Six months after the storm that shook public finances in the United Kingdom, British Finance Minister Jeremy Hunt presented a budget on Wednesday under the sign of a return to normal. The vicious circle of rising interest rates has been broken, the economic outlook is less unfavorable than expected, and lower gas prices mean that state intervention in energy prices costs less expensive than expected. “The declinists are mistaken about our country”, proclaimed the Chancellor of the Exchequer, for whom “growth is a priority for this budget”.
According to him, the United Kingdom will escape recession this year, even if the country should record the weakest growth of the G7 countries, according to IMF forecasts. The objective of halving inflation by the end of the year will be achieved, he promises.
This relative improvement in the economic outlook has made it possible to free up 30 billion pounds of leeway in the British budget. Jeremy Hunt made the choice to spend about two-thirds of it.
Increases in public spending
While he was under pressure from the right wing of the Conservative Party to lower taxes, and in particular to cancel the increase in corporate tax, the minister instead favored an increase in public spending. With the priority of improving the employment rate, which is lower than before the pandemic, and of restoring business investment, which has been at half mast since Brexit.
The budget thus provides for an increase in the tax exemption for pension contributions, in order to encourage seniors to remain in employment longer, as well as a reform of aid for the disabled and a boost in the care of young children. To boost investment, companies will be able to tax deduct the amount of their depreciation, a measure estimated at 9 billion pounds per year.
Added to this is an extension of 2 to 3 billion pounds on the defense budget and an extension of energy aid, in particular the ceiling applied to household bills, the cost of which is estimated at 4 billion pounds. Finally, this budget extends the fuel tax freeze for another 12 months. “We will not stop until we are the most dynamic economy in Europe”, launched Jeremy Hunt in front of the leader of the opposition, Keir Starmer, who described these measures as “band-aid”. “It’s major surgery that our economy needs,” said the Labor leader.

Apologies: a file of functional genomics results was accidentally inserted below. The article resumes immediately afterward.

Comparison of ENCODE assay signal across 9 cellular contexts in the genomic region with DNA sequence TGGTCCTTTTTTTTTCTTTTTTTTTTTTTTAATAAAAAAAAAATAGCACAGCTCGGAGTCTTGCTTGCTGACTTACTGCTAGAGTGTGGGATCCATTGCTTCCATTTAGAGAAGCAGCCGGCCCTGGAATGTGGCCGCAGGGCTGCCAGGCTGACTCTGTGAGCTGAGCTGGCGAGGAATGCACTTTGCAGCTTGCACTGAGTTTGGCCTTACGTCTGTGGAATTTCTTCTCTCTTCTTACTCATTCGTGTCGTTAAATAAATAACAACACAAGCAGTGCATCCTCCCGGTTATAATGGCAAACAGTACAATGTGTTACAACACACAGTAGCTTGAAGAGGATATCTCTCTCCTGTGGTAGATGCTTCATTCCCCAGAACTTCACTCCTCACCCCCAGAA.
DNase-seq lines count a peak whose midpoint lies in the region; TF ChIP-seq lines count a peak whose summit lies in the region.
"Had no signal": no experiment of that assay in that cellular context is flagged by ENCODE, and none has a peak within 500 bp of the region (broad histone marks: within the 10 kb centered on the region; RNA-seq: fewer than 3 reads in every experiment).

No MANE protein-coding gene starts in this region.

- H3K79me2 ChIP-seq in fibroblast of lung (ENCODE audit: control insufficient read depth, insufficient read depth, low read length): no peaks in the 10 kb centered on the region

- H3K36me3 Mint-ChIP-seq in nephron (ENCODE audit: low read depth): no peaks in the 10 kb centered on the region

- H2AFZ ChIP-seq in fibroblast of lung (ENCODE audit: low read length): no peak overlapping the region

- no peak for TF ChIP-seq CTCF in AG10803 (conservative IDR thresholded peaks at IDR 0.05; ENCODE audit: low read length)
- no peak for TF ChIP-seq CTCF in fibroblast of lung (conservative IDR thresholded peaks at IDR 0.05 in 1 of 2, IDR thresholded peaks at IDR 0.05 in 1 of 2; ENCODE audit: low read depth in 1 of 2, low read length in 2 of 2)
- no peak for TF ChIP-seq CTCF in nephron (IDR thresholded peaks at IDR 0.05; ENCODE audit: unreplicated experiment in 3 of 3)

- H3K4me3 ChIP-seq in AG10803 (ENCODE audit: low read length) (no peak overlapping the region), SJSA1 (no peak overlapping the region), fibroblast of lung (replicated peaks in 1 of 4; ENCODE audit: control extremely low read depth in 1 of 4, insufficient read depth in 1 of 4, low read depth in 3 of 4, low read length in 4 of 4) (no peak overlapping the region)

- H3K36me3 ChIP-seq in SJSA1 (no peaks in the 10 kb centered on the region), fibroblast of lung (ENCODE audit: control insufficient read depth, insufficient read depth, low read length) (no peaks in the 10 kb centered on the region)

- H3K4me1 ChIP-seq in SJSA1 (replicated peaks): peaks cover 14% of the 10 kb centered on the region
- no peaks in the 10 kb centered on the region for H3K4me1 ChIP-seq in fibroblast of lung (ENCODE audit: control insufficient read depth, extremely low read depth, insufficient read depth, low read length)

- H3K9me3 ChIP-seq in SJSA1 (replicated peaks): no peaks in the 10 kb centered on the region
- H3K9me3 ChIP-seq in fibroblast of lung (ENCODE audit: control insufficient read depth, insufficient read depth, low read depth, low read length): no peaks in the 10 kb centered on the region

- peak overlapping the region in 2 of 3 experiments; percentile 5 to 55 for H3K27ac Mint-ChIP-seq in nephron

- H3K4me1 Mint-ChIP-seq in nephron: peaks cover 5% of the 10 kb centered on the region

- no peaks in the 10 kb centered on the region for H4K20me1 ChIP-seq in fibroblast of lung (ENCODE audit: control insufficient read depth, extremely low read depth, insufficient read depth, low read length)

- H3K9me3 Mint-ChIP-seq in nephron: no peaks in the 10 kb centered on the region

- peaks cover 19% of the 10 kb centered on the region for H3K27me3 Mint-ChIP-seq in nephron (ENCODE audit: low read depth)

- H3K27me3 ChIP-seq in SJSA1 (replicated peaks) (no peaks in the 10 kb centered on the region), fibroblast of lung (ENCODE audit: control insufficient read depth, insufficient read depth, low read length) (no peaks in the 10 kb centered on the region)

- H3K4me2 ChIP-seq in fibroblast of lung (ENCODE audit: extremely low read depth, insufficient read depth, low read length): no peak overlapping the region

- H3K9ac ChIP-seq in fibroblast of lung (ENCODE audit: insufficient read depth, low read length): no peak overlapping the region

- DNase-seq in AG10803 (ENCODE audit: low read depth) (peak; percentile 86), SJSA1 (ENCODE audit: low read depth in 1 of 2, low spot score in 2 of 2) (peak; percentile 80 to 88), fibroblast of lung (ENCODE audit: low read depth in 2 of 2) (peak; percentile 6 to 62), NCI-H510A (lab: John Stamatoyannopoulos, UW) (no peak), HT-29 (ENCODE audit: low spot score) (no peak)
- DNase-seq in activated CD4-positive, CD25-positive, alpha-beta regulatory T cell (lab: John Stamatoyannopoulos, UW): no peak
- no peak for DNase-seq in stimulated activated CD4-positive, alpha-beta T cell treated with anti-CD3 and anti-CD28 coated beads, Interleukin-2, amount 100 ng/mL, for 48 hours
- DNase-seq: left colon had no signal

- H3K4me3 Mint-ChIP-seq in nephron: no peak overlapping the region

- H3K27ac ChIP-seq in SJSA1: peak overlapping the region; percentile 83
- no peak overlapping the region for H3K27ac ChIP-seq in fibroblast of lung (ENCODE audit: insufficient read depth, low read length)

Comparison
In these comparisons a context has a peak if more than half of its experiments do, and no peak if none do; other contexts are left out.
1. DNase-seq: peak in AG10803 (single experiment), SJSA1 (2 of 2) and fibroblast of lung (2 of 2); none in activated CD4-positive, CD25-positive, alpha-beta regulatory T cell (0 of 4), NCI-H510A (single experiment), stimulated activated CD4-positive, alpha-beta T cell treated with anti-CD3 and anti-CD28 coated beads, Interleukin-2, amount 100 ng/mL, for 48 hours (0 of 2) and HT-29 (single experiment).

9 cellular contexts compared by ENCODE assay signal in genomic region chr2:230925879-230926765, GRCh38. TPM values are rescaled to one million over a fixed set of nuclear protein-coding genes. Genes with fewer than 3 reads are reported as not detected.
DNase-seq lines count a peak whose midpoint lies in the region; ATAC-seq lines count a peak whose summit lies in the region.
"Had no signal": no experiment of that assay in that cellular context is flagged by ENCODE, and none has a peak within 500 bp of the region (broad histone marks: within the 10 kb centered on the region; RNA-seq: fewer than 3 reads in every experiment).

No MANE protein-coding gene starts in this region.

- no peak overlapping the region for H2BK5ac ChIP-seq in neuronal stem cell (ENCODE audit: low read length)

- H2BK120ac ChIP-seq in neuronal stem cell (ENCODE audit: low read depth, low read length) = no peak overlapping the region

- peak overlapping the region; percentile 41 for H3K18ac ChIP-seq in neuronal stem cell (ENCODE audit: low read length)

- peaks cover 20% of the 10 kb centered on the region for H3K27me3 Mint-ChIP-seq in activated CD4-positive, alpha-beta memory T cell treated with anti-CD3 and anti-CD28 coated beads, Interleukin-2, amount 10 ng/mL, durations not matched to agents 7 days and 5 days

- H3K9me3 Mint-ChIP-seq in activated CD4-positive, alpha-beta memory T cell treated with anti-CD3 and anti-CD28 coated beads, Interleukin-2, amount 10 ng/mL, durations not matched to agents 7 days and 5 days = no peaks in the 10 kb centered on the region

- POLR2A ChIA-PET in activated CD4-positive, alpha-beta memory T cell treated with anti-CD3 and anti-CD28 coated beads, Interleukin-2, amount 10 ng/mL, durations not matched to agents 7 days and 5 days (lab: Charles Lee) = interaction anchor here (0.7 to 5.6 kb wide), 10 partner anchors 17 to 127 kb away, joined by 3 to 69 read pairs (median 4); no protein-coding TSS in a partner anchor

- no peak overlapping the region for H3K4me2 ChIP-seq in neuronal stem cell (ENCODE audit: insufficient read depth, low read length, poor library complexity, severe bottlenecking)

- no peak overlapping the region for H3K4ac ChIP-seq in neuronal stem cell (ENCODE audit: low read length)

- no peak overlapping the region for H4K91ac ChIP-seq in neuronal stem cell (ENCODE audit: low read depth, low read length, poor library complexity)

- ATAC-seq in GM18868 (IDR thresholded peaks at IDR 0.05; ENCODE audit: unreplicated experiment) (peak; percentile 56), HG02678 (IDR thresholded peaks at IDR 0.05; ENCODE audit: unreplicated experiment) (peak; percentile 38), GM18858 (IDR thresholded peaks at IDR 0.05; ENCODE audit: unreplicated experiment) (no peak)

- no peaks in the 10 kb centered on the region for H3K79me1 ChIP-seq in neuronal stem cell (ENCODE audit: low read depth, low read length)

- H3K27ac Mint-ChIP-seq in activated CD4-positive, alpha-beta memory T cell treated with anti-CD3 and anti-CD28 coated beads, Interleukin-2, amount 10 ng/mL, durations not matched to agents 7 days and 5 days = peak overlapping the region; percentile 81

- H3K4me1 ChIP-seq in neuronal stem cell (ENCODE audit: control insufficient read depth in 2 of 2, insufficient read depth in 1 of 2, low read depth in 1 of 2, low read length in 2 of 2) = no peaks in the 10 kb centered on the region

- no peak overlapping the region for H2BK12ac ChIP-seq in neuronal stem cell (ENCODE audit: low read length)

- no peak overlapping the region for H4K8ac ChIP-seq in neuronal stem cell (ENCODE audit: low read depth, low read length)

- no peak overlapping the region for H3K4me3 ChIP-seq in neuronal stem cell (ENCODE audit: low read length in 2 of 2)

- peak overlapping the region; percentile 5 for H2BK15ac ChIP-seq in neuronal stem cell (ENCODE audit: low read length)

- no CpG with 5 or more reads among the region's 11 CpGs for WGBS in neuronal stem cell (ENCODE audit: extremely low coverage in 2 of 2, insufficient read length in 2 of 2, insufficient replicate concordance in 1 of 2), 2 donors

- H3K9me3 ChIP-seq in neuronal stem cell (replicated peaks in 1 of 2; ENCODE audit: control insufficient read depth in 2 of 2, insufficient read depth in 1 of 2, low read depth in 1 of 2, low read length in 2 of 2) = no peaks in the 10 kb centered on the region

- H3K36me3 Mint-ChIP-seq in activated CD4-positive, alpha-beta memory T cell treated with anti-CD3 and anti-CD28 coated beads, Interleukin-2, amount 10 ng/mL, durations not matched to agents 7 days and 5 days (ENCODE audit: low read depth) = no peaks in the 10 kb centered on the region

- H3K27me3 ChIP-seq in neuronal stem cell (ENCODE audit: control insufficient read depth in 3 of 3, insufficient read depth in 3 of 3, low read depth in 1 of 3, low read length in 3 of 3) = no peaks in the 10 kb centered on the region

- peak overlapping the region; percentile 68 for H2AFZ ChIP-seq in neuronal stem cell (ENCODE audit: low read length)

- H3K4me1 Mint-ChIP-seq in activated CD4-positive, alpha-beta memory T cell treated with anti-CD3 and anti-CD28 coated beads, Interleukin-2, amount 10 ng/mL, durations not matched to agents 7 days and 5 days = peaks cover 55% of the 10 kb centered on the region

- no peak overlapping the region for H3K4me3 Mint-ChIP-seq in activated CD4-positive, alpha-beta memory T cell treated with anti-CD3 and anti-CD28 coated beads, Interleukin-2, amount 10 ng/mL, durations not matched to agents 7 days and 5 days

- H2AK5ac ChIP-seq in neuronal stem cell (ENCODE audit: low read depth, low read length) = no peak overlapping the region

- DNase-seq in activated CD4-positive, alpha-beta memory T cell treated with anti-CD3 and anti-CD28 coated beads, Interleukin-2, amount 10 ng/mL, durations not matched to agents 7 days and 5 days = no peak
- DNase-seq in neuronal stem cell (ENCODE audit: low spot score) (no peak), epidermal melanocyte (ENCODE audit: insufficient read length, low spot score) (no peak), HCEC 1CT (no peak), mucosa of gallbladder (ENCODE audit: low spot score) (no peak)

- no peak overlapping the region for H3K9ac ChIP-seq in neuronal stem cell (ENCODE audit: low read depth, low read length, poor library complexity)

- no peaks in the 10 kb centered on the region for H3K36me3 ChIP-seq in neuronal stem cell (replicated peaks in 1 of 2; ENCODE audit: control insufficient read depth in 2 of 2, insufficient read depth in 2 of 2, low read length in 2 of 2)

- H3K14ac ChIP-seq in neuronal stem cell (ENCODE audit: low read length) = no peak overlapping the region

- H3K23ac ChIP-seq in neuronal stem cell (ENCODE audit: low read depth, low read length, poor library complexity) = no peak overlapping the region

No revaluation for the public sector
If the British government has decided to come to the aid of motorists, it has not yielded to the demands of public sector employees, who want more generous salary increases. By coincidence, Jeremy Hunt’s speech in parliament took place on the very day of a massive strike among teachers, railway workers, metro drivers, doctors and other civil servants.
“There is no additional funding to improve the pay of public sector employees, whereas £6 billion would have been enough for an adjustment in line with inflation. It is a political choice,” observes the Institute for Fiscal Studies (IFS), in a note.
Unless the government waits for a further drop in inflation to concede a boost to civil servants. But its financial margins will be limited. In its analysis, the Office for Budget Responsibility (OBR), the government’s budget watchdog, estimated that Jeremy Hunt would meet his financial objectives, but “with the lowest room for maneuver since 2010.”